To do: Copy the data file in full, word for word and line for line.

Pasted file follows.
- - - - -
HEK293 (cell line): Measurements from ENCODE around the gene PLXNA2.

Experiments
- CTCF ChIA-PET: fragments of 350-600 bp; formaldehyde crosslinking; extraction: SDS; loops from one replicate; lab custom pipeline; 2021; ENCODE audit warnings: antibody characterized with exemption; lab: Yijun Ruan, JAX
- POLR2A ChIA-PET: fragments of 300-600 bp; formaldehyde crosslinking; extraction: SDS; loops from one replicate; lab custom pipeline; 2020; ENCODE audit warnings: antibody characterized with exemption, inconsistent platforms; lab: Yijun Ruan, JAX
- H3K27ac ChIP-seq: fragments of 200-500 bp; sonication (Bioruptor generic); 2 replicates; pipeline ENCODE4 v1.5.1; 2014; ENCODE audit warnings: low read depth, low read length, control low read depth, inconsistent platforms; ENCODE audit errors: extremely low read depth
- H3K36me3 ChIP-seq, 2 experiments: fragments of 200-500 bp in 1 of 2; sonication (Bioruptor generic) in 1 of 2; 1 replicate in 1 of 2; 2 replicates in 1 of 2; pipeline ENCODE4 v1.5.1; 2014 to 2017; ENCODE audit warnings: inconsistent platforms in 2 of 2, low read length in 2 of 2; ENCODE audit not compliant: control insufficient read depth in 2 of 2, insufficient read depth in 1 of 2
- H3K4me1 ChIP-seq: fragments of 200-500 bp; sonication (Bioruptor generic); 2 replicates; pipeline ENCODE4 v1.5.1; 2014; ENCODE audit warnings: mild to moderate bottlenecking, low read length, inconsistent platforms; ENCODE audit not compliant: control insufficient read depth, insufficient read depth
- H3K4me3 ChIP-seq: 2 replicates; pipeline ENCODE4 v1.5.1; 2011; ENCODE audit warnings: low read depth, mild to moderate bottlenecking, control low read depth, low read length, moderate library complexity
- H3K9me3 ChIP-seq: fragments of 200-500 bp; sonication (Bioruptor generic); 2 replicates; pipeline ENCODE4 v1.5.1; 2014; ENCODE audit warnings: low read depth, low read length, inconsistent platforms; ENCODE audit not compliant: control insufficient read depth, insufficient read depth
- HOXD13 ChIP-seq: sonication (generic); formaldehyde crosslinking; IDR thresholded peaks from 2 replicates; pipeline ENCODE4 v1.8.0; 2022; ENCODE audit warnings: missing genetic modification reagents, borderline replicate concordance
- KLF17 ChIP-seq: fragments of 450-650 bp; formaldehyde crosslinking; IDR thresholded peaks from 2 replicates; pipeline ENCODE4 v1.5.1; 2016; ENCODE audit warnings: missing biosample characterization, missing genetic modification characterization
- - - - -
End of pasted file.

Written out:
HEK293 (cell line): Measurements from ENCODE around the gene PLXNA2.

Experiments
- CTCF ChIA-PET: fragments of 350-600 bp; formaldehyde crosslinking; extraction: SDS; loops from one replicate; lab custom pipeline; 2021; ENCODE audit warnings: antibody characterized with exemption; lab: Yijun Ruan, JAX
- POLR2A ChIA-PET: fragments of 300-600 bp; formaldehyde crosslinking; extraction: SDS; loops from one replicate; lab custom pipeline; 2020; ENCODE audit warnings: antibody characterized with exemption, inconsistent platforms; lab: Yijun Ruan, JAX
- H3K27ac ChIP-seq: fragments of 200-500 bp; sonication (Bioruptor generic); 2 replicates; pipeline ENCODE4 v1.5.1; 2014; ENCODE audit warnings: low read depth, low read length, control low read depth, inconsistent platforms; ENCODE audit errors: extremely low read depth
- H3K36me3 ChIP-seq, 2 experiments: fragments of 200-500 bp in 1 of 2; sonication (Bioruptor generic) in 1 of 2; 1 replicate in 1 of 2; 2 replicates in 1 of 2; pipeline ENCODE4 v1.5.1; 2014 to 2017; ENCODE audit warnings: inconsistent platforms in 2 of 2, low read length in 2 of 2; ENCODE audit not compliant: control insufficient read depth in 2 of 2, insufficient read depth in 1 of 2
- H3K4me1 ChIP-seq: fragments of 200-500 bp; sonication (Bioruptor generic); 2 replicates; pipeline ENCODE4 v1.5.1; 2014; ENCODE audit warnings: mild to moderate bottlenecking, low read length, inconsistent platforms; ENCODE audit not compliant: control insufficient read depth, insufficient read depth
- H3K4me3 ChIP-seq: 2 replicates; pipeline ENCODE4 v1.5.1; 2011; ENCODE audit warnings: low read depth, mild to moderate bottlenecking, control low read depth, low read length, moderate library complexity
- H3K9me3 ChIP-seq: fragments of 200-500 bp; sonication (Bioruptor generic); 2 replicates; pipeline ENCODE4 v1.5.1; 2014; ENCODE audit warnings: low read depth, low read length, inconsistent platforms; ENCODE audit not compliant: control insufficient read depth, insufficient read depth
- HOXD13 ChIP-seq: sonication (generic); formaldehyde crosslinking; IDR thresholded peaks from 2 replicates; pipeline ENCODE4 v1.8.0; 2022; ENCODE audit warnings: missing genetic modification reagents, borderline replicate concordance
- KLF17 ChIP-seq: fragments of 450-650 bp; formaldehyde crosslinking; IDR thresholded peaks from 2 replicates; pipeline ENCODE4 v1.5.1; 2016; ENCODE audit warnings: missing biosample characterization, missing genetic modification characterization